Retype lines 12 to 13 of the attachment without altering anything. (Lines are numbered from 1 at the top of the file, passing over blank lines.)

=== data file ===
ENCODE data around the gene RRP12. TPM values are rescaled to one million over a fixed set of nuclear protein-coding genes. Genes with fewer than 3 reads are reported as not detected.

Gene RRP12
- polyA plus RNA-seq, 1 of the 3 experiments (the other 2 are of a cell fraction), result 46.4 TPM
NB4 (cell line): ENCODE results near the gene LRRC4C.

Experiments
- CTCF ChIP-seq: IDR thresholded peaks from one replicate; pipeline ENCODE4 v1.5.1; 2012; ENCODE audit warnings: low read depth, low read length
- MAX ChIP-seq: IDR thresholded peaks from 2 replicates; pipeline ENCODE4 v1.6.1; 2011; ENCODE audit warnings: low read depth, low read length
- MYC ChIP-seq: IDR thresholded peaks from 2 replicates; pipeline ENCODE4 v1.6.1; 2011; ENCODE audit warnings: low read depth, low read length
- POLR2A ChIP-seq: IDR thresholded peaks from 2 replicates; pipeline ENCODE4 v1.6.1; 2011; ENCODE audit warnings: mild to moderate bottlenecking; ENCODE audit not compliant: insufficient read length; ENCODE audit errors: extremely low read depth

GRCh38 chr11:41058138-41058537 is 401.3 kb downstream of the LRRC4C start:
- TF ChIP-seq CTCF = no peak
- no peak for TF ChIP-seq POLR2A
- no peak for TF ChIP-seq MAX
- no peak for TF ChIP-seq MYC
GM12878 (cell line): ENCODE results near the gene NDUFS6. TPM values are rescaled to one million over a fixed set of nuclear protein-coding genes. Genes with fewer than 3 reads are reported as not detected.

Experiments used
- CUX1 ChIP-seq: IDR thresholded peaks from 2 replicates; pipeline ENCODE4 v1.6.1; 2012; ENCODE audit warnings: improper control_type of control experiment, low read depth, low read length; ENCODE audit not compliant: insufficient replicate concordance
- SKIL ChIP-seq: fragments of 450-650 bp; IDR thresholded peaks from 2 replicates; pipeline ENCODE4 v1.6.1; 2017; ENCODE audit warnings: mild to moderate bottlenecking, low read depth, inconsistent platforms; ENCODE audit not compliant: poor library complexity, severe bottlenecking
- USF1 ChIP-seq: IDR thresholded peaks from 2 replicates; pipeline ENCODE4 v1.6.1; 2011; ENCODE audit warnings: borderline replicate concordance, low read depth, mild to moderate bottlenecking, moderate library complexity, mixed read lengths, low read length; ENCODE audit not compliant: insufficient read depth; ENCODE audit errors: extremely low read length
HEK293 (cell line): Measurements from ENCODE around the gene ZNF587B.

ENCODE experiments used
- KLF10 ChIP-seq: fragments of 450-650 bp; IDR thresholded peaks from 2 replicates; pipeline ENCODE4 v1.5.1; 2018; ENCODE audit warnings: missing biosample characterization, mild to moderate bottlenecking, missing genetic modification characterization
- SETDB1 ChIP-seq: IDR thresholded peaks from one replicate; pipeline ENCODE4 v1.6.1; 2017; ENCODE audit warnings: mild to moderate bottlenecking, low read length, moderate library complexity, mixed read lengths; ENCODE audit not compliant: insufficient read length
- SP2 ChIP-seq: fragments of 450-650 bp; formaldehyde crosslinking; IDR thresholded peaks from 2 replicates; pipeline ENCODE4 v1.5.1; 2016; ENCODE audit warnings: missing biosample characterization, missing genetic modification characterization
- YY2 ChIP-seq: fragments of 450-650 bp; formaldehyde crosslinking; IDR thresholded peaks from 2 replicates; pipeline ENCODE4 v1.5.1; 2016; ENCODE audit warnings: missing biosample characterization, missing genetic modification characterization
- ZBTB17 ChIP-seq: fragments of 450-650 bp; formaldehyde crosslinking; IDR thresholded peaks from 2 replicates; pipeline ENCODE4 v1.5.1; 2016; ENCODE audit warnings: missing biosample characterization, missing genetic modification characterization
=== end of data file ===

- no peak for TF ChIP-seq POLR2A
- no peak for TF ChIP-seq MAX